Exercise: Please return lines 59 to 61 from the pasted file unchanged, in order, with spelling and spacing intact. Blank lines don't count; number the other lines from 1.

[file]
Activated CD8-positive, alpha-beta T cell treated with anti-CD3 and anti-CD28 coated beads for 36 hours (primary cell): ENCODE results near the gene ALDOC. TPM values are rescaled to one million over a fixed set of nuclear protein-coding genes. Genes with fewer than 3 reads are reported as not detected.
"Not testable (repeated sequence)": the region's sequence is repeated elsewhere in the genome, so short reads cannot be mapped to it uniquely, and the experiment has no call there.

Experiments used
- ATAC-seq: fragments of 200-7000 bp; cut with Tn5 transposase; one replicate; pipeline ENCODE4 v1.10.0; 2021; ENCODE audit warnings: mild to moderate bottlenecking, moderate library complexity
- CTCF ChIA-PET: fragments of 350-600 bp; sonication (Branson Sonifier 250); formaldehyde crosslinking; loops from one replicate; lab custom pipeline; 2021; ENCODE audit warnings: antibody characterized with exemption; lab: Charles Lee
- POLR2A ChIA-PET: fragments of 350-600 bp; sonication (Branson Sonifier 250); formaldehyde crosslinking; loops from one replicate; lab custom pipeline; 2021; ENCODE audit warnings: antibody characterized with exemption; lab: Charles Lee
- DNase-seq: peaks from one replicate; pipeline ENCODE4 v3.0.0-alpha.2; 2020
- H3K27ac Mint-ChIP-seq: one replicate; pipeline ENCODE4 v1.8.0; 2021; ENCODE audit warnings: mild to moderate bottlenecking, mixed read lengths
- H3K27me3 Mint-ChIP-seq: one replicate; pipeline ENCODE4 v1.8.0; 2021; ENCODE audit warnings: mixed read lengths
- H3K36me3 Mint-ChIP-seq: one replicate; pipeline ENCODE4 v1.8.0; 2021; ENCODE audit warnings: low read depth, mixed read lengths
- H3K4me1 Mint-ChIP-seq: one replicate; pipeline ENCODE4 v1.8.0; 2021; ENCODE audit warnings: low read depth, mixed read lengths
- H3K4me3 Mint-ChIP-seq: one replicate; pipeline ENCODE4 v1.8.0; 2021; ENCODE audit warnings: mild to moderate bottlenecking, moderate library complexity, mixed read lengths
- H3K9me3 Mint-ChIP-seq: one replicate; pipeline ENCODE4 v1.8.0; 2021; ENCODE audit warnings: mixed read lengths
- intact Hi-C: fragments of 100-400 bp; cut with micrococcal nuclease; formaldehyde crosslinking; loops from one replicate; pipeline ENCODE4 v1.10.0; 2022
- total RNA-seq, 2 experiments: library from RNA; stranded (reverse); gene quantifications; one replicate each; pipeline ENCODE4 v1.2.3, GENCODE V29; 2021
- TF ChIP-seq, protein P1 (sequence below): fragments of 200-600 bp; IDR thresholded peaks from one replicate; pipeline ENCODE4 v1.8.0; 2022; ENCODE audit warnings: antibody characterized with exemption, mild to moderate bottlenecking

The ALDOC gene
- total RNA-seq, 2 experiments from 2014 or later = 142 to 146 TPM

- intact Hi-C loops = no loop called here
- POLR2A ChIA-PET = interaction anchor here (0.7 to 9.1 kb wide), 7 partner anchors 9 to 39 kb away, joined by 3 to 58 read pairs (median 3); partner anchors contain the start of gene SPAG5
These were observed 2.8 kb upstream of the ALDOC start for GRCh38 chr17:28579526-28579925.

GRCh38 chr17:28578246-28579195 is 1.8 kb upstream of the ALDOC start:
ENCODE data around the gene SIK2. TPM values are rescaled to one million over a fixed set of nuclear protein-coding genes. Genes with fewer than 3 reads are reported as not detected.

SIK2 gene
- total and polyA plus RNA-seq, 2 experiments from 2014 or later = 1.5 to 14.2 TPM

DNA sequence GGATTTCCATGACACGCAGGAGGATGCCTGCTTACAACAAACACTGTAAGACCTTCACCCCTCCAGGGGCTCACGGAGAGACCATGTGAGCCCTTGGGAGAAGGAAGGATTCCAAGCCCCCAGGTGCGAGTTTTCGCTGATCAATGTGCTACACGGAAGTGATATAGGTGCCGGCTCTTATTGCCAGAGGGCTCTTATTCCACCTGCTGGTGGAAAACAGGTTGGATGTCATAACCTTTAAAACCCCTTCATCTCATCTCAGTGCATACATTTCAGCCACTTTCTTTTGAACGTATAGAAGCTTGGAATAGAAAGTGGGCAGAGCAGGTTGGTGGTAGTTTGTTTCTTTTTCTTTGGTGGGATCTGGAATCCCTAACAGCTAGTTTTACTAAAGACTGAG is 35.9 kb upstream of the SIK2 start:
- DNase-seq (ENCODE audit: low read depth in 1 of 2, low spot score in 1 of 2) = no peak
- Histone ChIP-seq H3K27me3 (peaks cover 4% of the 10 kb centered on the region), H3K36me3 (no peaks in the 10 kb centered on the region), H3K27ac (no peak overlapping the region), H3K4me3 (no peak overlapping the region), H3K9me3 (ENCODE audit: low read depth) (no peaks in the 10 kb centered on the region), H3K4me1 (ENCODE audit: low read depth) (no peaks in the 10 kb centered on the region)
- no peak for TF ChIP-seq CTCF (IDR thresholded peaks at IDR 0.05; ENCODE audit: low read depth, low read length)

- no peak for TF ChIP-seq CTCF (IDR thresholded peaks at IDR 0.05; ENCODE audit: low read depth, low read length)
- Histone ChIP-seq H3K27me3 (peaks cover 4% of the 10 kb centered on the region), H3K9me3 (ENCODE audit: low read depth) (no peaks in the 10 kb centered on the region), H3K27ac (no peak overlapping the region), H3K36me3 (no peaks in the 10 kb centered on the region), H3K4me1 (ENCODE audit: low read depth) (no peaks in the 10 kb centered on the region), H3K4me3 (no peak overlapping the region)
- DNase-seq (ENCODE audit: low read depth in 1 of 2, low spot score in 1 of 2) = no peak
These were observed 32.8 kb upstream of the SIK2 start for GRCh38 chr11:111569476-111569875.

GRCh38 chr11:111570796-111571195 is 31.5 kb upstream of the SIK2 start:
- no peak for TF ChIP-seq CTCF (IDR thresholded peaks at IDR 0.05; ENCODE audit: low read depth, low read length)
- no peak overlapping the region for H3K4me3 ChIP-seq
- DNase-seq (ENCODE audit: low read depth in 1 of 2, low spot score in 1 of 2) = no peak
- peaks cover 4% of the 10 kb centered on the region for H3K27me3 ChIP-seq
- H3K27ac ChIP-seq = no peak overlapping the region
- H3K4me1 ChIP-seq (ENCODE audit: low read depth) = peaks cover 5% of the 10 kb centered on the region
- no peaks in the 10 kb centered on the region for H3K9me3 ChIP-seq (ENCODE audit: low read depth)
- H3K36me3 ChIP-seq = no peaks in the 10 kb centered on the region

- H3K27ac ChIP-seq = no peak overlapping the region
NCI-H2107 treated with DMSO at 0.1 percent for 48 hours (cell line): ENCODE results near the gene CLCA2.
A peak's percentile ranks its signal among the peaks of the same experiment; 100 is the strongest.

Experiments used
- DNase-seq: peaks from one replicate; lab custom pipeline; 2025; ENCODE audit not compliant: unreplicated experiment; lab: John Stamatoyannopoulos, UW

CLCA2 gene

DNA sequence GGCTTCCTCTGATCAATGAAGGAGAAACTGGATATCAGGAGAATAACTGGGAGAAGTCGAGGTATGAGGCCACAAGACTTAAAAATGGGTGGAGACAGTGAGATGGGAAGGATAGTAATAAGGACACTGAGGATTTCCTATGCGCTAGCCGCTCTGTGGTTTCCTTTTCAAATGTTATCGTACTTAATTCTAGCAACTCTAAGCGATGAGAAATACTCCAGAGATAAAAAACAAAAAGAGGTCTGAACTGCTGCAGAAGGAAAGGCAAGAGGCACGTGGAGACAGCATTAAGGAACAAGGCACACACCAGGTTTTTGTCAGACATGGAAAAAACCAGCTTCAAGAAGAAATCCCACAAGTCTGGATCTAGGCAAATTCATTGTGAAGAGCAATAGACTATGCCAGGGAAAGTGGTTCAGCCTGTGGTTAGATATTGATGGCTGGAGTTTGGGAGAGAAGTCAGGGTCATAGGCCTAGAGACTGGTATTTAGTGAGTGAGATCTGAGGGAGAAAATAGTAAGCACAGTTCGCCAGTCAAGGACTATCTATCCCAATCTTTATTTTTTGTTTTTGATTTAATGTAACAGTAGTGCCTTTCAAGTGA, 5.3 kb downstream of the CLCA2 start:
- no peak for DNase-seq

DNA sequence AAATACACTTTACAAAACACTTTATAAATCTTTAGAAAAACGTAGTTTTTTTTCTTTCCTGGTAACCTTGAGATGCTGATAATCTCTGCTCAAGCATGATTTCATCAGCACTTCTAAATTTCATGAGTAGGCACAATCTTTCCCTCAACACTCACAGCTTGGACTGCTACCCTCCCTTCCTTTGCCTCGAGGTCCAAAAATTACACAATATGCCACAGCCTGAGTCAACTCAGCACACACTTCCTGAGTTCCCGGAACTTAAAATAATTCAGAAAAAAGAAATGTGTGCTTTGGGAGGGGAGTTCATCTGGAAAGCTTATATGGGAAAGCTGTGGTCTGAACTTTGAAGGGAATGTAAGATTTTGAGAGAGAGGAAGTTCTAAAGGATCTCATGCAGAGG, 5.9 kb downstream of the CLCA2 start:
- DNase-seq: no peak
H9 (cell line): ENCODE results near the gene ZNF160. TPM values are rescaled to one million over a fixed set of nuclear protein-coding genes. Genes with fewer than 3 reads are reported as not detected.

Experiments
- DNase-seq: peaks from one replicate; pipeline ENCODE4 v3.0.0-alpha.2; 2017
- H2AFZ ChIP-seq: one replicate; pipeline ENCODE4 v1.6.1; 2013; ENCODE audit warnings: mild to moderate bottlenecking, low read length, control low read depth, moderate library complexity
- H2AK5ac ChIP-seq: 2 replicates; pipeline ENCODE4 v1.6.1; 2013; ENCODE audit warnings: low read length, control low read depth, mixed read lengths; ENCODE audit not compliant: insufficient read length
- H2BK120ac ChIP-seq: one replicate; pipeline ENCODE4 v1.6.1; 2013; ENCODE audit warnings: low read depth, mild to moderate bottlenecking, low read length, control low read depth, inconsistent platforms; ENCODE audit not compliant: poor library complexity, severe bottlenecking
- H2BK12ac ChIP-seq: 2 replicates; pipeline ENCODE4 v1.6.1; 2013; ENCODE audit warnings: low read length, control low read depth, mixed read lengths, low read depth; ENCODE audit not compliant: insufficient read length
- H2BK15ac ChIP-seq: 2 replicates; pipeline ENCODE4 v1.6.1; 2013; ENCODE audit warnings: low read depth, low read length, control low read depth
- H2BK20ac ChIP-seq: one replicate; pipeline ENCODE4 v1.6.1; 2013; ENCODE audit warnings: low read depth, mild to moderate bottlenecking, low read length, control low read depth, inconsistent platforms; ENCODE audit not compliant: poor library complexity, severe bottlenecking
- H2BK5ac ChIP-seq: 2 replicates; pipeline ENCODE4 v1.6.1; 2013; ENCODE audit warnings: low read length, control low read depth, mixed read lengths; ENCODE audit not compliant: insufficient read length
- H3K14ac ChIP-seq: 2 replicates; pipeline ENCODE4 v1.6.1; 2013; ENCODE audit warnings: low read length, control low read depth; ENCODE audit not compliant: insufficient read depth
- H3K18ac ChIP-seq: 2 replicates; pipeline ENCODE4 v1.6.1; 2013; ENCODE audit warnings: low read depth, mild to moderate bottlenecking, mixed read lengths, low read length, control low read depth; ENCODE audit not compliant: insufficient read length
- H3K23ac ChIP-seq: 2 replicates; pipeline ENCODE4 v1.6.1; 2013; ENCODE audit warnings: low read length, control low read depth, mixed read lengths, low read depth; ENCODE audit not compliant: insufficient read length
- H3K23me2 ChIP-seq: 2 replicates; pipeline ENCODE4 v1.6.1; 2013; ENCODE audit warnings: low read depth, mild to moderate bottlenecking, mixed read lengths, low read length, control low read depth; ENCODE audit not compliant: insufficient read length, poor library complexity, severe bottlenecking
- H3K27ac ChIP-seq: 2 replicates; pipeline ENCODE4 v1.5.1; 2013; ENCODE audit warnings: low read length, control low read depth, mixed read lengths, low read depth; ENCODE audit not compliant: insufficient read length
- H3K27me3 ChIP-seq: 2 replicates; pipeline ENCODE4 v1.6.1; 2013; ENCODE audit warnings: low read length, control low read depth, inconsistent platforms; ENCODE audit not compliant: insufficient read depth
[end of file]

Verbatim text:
- H2BK12ac ChIP-seq: 2 replicates; pipeline ENCODE4 v1.6.1; 2013; ENCODE audit warnings: low read length, control low read depth, mixed read lengths, low read depth; ENCODE audit not compliant: insufficient read length
- H2BK15ac ChIP-seq: 2 replicates; pipeline ENCODE4 v1.6.1; 2013; ENCODE audit warnings: low read depth, low read length, control low read depth
- H2BK20ac ChIP-seq: one replicate; pipeline ENCODE4 v1.6.1; 2013; ENCODE audit warnings: low read depth, mild to moderate bottlenecking, low read length, control low read depth, inconsistent platforms; ENCODE audit not compliant: poor library complexity, severe bottlenecking